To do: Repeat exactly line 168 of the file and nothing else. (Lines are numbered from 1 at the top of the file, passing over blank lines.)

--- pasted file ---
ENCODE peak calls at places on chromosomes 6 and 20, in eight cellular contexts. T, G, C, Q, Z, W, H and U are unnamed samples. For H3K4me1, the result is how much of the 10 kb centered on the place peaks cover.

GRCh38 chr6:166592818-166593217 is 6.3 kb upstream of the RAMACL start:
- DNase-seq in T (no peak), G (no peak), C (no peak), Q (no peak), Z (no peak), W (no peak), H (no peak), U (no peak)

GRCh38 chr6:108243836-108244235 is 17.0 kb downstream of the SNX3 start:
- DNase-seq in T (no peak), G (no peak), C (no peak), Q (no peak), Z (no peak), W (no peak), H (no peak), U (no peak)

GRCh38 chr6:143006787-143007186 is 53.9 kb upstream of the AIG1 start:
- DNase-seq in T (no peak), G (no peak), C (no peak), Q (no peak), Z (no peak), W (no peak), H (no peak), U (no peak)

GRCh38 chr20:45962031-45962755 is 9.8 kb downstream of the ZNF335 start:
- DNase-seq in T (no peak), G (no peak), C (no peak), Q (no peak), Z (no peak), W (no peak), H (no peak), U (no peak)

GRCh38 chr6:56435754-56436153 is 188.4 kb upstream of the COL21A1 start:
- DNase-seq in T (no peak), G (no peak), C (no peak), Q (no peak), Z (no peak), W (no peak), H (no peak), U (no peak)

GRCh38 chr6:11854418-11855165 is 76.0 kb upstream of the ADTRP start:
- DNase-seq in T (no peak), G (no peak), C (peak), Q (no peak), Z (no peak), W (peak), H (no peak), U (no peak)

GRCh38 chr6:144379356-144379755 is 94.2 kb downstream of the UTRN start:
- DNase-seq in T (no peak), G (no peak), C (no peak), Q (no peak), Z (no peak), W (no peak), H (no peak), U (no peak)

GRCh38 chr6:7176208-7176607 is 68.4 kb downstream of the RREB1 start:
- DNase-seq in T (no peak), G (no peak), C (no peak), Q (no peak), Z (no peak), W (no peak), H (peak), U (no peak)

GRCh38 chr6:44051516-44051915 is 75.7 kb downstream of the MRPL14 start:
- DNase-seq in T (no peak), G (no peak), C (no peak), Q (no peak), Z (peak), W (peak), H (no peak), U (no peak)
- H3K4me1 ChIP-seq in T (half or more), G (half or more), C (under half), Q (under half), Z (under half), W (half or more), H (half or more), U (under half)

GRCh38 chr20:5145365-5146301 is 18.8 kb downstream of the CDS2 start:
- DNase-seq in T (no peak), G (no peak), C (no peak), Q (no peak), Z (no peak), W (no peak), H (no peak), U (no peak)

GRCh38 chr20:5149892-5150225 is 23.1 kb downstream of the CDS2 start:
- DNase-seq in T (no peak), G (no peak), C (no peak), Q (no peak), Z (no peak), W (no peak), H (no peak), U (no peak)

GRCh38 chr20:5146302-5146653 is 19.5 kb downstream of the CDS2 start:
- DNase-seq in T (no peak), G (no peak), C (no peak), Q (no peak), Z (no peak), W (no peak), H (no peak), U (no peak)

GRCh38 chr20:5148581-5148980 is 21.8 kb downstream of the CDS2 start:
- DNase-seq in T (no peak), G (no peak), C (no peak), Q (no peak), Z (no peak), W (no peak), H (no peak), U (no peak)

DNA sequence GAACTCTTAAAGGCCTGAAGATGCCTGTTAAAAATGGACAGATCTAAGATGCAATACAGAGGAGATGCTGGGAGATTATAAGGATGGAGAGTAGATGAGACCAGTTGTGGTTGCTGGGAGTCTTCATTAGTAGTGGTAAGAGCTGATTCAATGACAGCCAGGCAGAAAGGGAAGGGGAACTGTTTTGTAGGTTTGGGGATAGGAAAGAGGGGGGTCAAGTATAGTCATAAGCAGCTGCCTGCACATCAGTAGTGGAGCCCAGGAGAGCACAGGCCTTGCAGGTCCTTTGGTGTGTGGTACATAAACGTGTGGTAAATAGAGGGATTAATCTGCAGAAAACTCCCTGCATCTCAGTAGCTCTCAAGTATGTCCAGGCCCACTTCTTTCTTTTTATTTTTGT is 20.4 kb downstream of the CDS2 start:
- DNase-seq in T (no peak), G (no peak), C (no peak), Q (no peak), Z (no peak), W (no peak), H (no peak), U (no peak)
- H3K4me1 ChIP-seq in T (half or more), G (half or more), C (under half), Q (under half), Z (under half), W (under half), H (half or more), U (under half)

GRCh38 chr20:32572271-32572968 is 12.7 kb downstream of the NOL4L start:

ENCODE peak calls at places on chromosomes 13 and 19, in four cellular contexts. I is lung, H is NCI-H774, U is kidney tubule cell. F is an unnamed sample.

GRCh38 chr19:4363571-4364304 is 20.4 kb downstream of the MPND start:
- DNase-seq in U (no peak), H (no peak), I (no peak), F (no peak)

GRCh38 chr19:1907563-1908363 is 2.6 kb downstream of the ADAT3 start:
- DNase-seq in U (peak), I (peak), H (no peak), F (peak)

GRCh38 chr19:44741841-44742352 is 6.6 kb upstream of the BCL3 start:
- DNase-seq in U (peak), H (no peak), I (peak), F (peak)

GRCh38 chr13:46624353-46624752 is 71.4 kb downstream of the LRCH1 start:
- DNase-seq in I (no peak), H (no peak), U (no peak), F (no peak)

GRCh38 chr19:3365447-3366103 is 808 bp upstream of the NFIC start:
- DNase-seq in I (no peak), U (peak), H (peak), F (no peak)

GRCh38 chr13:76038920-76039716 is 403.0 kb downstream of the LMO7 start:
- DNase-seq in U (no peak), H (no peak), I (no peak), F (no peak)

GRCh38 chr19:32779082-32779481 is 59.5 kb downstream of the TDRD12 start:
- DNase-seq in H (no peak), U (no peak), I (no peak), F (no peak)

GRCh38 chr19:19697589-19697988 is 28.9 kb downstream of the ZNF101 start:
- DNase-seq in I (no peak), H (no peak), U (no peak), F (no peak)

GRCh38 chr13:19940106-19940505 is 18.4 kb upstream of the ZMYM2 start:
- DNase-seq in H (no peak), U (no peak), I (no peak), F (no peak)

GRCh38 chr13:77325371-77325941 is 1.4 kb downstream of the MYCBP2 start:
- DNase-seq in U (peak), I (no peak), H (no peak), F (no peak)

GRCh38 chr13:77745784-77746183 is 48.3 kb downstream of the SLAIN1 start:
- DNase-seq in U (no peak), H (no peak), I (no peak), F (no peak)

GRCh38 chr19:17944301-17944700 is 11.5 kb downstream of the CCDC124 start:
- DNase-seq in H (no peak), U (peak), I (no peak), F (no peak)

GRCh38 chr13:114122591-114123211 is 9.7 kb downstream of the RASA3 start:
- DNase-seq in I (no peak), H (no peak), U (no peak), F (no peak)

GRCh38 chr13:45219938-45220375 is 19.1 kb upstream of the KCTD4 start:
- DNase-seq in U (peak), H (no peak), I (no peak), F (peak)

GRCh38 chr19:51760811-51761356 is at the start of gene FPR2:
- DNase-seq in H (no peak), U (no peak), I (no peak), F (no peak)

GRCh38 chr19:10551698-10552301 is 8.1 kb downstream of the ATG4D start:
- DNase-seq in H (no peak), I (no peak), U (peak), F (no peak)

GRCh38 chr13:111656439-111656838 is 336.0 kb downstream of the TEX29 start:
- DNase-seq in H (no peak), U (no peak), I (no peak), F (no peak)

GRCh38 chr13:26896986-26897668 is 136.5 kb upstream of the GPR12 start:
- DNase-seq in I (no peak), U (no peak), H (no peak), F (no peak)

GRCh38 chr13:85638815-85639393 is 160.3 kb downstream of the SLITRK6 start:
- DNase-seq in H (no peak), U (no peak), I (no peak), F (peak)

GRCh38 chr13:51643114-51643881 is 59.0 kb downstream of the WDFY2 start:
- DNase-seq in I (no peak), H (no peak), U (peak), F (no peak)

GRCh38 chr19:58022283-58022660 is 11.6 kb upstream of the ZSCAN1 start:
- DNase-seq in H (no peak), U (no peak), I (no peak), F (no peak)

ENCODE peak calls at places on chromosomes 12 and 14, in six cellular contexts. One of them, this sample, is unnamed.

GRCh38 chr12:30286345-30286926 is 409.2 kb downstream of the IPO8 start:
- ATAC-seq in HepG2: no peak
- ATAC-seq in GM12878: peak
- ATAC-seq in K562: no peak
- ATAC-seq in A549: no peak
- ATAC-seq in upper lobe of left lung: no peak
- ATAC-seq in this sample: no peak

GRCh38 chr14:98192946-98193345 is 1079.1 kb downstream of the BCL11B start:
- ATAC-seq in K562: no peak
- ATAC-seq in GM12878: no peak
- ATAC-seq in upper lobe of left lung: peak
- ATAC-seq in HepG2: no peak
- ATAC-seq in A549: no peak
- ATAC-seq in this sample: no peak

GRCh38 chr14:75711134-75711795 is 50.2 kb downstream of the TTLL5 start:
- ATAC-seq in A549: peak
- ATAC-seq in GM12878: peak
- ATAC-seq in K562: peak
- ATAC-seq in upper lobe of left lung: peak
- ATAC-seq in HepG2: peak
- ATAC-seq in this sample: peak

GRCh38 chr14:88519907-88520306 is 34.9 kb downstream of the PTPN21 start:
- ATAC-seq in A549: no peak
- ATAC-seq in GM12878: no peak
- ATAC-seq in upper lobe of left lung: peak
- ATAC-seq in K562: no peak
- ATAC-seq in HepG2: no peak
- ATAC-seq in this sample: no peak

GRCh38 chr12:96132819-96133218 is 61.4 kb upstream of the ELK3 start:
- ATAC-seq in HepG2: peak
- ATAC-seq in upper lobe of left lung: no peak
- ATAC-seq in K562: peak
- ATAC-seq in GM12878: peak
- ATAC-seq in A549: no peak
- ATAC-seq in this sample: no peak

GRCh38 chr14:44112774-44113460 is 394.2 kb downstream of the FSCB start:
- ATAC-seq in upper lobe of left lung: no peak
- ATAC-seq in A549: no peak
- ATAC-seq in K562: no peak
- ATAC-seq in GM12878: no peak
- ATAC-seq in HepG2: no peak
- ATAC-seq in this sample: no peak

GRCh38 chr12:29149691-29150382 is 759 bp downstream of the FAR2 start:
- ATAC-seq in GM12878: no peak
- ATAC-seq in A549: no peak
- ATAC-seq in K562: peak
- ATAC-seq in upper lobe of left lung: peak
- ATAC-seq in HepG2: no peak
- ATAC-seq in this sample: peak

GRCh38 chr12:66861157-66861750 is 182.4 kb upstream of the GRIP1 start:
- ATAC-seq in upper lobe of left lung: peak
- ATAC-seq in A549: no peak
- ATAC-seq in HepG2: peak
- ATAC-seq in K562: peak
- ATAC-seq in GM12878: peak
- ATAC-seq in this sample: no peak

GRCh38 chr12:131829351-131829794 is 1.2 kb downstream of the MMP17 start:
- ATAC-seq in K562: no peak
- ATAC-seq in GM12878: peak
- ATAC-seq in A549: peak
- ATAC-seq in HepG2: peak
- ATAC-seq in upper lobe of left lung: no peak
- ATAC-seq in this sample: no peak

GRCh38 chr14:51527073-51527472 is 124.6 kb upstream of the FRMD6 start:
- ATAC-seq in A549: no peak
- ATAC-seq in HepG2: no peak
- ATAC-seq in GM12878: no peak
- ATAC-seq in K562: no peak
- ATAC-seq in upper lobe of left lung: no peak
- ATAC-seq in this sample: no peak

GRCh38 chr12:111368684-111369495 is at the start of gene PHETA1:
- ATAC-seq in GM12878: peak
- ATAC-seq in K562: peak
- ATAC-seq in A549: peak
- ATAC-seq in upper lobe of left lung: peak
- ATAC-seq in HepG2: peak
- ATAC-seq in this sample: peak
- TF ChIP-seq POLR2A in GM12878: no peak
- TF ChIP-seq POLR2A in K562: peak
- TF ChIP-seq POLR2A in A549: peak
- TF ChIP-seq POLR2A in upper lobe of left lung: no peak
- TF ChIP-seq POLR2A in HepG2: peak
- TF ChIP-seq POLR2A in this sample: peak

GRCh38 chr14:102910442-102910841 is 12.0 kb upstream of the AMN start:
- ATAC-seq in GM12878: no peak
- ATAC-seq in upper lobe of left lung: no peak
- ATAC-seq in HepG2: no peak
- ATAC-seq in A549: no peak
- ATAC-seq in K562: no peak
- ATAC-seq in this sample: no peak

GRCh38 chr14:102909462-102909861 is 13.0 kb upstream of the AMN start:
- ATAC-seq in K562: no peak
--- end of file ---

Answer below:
- ATAC-seq in K562: no peak